While specific configurations and arrangements are discussed, it should be understood that this is done for illustrative purposes only. A person skilled in the pertinent art will recognize that other configurations and arrangements can be used without departing from the spirit and scope of the present invention. It will be apparent to a person skilled in the pertinent art that this invention can also be employed in a variety of other applications.

As used herein, the following terms shall have the following meanings. A trade or tradeline refers to a credit or charge vehicle issued to an individual customer by a credit grantor. Types of tradelines include, for example and without limitation, bank loans, credit card accounts, retail cards, personal lines of credit and car loans/leases. For purposes here, use of the term credit card shall be construed to include charge cards except as specifically noted. Tradeline data describes the customer's account status and activity, including, for example, names of companies where the customer has accounts, dates such accounts were opened, credit limits, types of accounts, balances over a period of time and summary payment histories. Tradeline data is generally available for the vast majority of actual consumers. Tradeline data, however, does not include individual transaction data, which is largely unavailable because of consumer privacy protections. Tradeline data may be used to determine both individual and aggregated consumer spending patterns, as described herein.

Consumer panel data measures consumer spending patterns from information that is provided by, typically, millions of participating consumer panelists. Such consumer panel data is available through various consumer research companies, such as comScore Networks, Inc. of Reston, Va. Consumer panel data may typically include individual consumer information such as credit risk scores, credit card application data, credit card purchase transaction data, credit card statement views, tradeline types, balances, credit limits, purchases, balance transfers, cash advances, payments made, finance charges, annual percentage rates and fees charged. Such individual information from consumer panel data, however, is limited to those consumers who have participated in the consumer panel, and so such detailed data may not be available for all consumers.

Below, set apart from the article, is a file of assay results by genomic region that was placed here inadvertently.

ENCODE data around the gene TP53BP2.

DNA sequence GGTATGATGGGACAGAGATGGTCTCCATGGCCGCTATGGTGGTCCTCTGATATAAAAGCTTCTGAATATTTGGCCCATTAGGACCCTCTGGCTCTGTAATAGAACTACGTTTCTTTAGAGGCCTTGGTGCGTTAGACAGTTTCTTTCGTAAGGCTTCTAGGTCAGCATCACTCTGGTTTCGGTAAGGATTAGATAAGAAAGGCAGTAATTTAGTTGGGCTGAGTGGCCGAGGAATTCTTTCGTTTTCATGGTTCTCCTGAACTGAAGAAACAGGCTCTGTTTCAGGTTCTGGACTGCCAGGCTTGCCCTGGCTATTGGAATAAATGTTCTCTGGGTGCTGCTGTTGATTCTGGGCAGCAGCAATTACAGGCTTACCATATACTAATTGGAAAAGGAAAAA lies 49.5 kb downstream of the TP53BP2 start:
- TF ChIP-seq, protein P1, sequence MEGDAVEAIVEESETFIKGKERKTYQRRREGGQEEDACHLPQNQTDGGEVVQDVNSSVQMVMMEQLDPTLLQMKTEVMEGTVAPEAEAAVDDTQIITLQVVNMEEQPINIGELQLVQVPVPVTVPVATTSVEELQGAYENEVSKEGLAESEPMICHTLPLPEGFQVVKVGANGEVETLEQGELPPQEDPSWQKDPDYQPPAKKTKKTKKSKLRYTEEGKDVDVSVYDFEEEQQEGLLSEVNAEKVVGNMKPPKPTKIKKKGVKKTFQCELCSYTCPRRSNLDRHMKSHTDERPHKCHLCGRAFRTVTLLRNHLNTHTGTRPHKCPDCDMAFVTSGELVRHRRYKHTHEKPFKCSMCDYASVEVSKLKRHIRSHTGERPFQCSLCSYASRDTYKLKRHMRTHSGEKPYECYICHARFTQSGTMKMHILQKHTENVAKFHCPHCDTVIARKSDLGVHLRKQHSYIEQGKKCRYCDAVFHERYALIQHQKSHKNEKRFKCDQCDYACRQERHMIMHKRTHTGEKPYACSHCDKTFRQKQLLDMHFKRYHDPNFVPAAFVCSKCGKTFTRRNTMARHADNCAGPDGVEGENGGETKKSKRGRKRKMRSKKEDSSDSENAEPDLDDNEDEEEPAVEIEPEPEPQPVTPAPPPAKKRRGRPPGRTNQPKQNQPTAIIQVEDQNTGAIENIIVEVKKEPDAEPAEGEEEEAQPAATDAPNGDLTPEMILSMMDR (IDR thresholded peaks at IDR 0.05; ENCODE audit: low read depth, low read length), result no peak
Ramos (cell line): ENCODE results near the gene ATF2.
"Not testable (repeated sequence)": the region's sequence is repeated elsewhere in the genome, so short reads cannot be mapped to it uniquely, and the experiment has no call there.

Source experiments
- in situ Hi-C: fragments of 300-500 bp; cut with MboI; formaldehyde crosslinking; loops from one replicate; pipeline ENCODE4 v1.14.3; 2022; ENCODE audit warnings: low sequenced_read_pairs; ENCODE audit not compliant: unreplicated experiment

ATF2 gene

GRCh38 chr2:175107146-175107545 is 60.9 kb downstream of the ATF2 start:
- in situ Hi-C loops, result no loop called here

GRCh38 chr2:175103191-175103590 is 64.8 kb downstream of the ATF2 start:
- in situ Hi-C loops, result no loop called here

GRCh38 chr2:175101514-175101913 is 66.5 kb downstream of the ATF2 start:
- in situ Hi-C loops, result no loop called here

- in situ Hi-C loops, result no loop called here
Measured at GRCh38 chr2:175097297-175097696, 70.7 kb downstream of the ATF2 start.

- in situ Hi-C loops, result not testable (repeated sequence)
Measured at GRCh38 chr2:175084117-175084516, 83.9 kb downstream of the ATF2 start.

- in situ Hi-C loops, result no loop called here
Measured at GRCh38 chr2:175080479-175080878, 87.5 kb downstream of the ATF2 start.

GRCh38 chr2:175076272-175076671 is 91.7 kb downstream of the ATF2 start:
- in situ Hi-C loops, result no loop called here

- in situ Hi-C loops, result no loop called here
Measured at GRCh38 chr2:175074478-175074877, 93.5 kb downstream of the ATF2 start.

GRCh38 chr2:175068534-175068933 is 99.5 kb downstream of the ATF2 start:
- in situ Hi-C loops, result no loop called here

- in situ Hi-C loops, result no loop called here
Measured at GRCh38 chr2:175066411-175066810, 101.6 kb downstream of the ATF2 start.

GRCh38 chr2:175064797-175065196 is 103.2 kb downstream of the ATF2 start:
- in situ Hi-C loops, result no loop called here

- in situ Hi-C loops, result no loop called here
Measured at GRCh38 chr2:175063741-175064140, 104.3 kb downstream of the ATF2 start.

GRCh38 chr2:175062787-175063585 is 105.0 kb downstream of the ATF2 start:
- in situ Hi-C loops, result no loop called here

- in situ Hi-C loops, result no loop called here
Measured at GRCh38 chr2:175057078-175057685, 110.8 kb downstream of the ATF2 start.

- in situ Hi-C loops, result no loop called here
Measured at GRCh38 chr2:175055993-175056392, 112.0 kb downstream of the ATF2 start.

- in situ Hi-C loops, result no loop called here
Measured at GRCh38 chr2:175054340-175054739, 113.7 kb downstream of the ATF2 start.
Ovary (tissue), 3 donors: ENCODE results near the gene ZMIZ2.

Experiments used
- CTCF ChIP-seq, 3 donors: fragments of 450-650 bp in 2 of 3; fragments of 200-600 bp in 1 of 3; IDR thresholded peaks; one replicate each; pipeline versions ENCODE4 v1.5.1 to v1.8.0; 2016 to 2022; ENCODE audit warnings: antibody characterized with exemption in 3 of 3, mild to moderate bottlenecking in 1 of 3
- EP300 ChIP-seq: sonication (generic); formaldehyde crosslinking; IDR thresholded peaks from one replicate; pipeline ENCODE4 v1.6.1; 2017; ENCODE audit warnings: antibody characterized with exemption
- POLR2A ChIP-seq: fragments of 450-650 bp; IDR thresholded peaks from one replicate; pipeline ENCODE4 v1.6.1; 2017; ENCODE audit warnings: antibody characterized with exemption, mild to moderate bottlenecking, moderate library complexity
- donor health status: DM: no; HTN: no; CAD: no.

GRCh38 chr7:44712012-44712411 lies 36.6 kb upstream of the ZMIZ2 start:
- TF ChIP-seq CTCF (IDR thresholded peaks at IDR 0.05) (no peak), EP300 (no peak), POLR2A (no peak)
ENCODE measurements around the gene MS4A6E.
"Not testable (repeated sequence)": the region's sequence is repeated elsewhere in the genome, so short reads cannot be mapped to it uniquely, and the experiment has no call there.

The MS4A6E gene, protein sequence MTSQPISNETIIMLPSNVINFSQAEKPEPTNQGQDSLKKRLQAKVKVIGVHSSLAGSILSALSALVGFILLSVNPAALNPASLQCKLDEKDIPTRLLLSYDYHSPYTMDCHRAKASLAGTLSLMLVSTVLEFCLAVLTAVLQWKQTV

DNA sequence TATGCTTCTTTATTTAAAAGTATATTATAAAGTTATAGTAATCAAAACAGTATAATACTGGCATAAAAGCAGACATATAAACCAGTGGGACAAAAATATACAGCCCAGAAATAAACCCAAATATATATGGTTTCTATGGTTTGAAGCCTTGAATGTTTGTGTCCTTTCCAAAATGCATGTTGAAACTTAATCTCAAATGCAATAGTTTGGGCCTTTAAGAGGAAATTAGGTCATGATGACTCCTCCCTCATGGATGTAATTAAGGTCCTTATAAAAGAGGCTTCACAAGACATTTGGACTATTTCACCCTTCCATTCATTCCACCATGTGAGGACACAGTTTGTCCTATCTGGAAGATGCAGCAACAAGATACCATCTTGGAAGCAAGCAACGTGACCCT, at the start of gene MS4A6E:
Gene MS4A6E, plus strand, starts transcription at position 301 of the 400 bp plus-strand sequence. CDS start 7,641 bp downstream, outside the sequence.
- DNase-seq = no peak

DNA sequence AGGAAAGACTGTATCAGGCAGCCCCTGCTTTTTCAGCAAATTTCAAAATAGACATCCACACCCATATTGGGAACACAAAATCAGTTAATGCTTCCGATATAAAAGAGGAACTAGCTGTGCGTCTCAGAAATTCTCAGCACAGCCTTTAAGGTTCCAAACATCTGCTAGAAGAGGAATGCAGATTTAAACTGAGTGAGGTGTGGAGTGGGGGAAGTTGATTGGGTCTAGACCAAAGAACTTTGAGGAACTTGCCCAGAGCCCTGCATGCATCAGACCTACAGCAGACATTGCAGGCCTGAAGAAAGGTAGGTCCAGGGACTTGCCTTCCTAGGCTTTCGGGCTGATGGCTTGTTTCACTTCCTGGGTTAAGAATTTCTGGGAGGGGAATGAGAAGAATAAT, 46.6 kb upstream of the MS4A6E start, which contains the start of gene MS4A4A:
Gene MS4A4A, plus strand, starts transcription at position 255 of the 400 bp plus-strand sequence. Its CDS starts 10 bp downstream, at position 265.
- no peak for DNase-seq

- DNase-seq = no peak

Although the present invention is described as relating to individual consumers, one of skill in the pertinent art(s) will recognize that it can also apply to small businesses and organizations without departing from the spirit and scope of the present invention.

II. Consumer Panel Data and Model Development/Validation

Technology advances have made it possible to store, manipulate and model large amounts of time series data with minimal expenditure on equipment. As will now be described, a financial institution may leverage these technological advances in conjunction with the types of consumer data presently available in the marketplace to more readily estimate the spend capacity of potential and actual customers. A reliable capability to assess the size of a consumer's wallet is introduced in which aggregate time series and raw tradeline data are used to model consumer behavior and attributes, and identify categories of consumers based on aggregate behavior. The use of raw trade-line time series data, and modeled consumer behavior attributes, including but not limited to, consumer panel data and internal consumer data, allows actual consumer spend behavior to be derived from point in time balance information.

In addition, the advent of consumer panel data provided through internet channels provides continuous access to actual consumer spend information for model validation and refinement. Industry data, including consumer panel information having consumer statement and individual transaction data, may be used as inputs to the model and for subsequent verification and validation of its accuracy. The model is developed and refined using actual consumer information with the goals of improving the customer experience and increasing billings growth by identifying and leveraging increased consumer spend opportunities.